The Manhattan district attorney suggested that the office’s subpoena for President Donald Trump’s financial records is part of an investigation into “possibly extensive and protracted criminal conduct at the Trump Organization” that was alleged in media reports in recent years, according to a new court filing.
The office of New York Country District Attorney Cyrus R. Vance Jr. told the court on Monday that publicly available information about the Trump organization and its officers, which includes allegations of insurance and bank fraud, provides a legal basis for requesting the substantial amount of financial records from the president’s accounting firm, Mazars USA.
“In light of these public reports of possibly extensive and protracted criminal conduct at the Trump Organization, there was nothing facially improper (or even particularly unusual) about the Mazars Subpoena, which issued in connection with a complex financial investigation, requesting eight years of records from an accounting firm,” the office wrote (pdf).
The district attorney made the argument in a filing responding to Trump’s new challenge against the prosecutor’s subpoena seeking the president’s tax returns as part of a grand jury probe.
The president’s lawyers argued in their second amended complaint that Vance’s subpoena was “widely overbroad” and issued in “bad faith,” which amounted to a form of “harassment” against the president.
When the subpoena was issued, Vance was reportedly investigating hush money allegedly paid to two women during the 2016 presidential campaign: adult film performer Stormy Daniels and former Playboy model Karen McDougal. Trump has denied any wrongdoing in connection with the two women.
Monday’s filing suggests that the scope of Vance’s investigation is more expansive than the prosecutor had previously acknowledged.
In a footnote, the district attorney pointed to three media reports published in 2018 and 2019 about the president’s wealth and finances to justify its subpoena. The reports alleged wrongdoing by Trump and his organization to expand his businesses including illegally inflating his worth to prospective lenders and investors.
“Public reporting demonstrates that the Office had a valid basis for requesting each category and timeframe of document listed in the Mazars Subpoena,” the district attorney office argued.
“These reports describe transactions involving individual and corporate actors based in New York County, but whose conduct at times extended beyond New York’s borders. This possible criminal activity occurred within the applicable statutes of limitations, particularly if the transactions involved a continuing pattern of conduct.”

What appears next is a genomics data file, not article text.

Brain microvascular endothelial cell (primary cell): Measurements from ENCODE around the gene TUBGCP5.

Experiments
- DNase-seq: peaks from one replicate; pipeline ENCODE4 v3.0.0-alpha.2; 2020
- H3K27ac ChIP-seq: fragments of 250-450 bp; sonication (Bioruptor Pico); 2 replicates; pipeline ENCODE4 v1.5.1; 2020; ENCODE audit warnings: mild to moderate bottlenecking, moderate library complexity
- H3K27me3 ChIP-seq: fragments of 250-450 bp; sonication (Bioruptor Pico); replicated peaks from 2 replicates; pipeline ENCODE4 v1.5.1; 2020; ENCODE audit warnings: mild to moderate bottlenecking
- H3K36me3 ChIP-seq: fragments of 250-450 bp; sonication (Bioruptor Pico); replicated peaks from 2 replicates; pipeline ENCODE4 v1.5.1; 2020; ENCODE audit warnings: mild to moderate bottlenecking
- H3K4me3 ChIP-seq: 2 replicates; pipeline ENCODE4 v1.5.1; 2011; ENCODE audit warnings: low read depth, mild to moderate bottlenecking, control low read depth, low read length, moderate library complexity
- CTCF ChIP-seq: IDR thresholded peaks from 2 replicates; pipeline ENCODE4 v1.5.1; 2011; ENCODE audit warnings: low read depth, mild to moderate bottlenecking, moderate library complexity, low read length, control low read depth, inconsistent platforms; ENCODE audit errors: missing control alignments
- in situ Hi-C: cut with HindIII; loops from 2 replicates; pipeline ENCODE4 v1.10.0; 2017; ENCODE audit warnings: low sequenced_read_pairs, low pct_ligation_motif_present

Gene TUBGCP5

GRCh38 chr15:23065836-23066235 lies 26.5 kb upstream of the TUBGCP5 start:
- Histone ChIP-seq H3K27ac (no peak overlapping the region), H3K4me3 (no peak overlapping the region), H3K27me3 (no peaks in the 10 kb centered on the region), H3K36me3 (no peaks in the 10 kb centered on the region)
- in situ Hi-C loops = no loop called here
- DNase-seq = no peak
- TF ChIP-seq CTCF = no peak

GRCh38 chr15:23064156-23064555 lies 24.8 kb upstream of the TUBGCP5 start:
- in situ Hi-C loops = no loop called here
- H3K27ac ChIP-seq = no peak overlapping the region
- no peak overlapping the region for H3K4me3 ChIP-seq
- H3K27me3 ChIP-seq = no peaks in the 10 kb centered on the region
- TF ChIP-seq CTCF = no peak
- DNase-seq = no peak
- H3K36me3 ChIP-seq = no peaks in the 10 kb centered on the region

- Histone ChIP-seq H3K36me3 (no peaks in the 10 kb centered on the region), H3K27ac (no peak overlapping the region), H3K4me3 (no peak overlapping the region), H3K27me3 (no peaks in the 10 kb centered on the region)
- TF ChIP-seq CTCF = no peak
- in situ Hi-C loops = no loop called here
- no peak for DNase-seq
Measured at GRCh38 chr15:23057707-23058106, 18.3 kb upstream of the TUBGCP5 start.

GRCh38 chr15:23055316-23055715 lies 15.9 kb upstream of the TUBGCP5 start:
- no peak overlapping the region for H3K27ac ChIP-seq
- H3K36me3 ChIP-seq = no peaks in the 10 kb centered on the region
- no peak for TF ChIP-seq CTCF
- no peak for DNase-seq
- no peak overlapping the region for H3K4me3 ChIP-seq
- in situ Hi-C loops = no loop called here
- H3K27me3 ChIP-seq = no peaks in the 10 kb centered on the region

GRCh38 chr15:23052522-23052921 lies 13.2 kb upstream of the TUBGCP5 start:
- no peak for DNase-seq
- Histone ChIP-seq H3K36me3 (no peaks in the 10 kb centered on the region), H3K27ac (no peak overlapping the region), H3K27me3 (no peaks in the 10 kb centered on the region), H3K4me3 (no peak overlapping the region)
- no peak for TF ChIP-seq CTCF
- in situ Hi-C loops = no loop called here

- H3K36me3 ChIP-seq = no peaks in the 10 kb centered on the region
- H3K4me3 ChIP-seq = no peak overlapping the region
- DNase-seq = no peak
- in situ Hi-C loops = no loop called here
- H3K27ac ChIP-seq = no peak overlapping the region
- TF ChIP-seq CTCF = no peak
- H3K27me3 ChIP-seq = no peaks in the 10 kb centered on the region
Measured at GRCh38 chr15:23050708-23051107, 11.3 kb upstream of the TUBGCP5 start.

Trump has been fighting Vance’s subpoena since September 2019, arguing that the president enjoys absolute immunity from state criminal process under the Constitution. The district court denied Trump’s application for an injunction over the subpoena and dismissed the case in October 2019. The 2nd Circuit also denied the president’s request for relief.
Trump’s lawyer argued in the Supreme Court that a sitting president has absolute immunity from state criminal subpoenas because compliance with them would impair the performance of his presidential duties. The federal government, which was also involved in the case, argued that a state grand jury subpoena for personal records of a sitting president should meet a higher standard of need.
The Supreme Court on July 9 pushed back (pdf) on both arguments and said “no citizen, not even the President, is categorically above the common duty to produce evidence when called upon in a criminal proceeding.” However, the top court left the door open for the president to seek recourse, suggesting that Trump could still challenge the subpoena on other grounds.
In Trump’s filing in late July, his lawyers argued that the scope of the subpoena was overbroad as it requested for “voluminous documents” beyond the district attorney’s limited jurisdiction under New York law and was not properly tailored for Trump’s records. They argued this was because Vance had copied the wording of subpoenas issued by House Committees also seeking the president’s financial records.
They also argued that the extensive nature of the subpoena also suggest that Vance had issued the subpoena in bad faith.
Vance’s office argued that Trump’s challenge should be tossed out as it fails to establish overbreadth or bad faith and does not state a claim.
Trump’s lawyers did not immediately respond to a request for comment by The Epoch Times.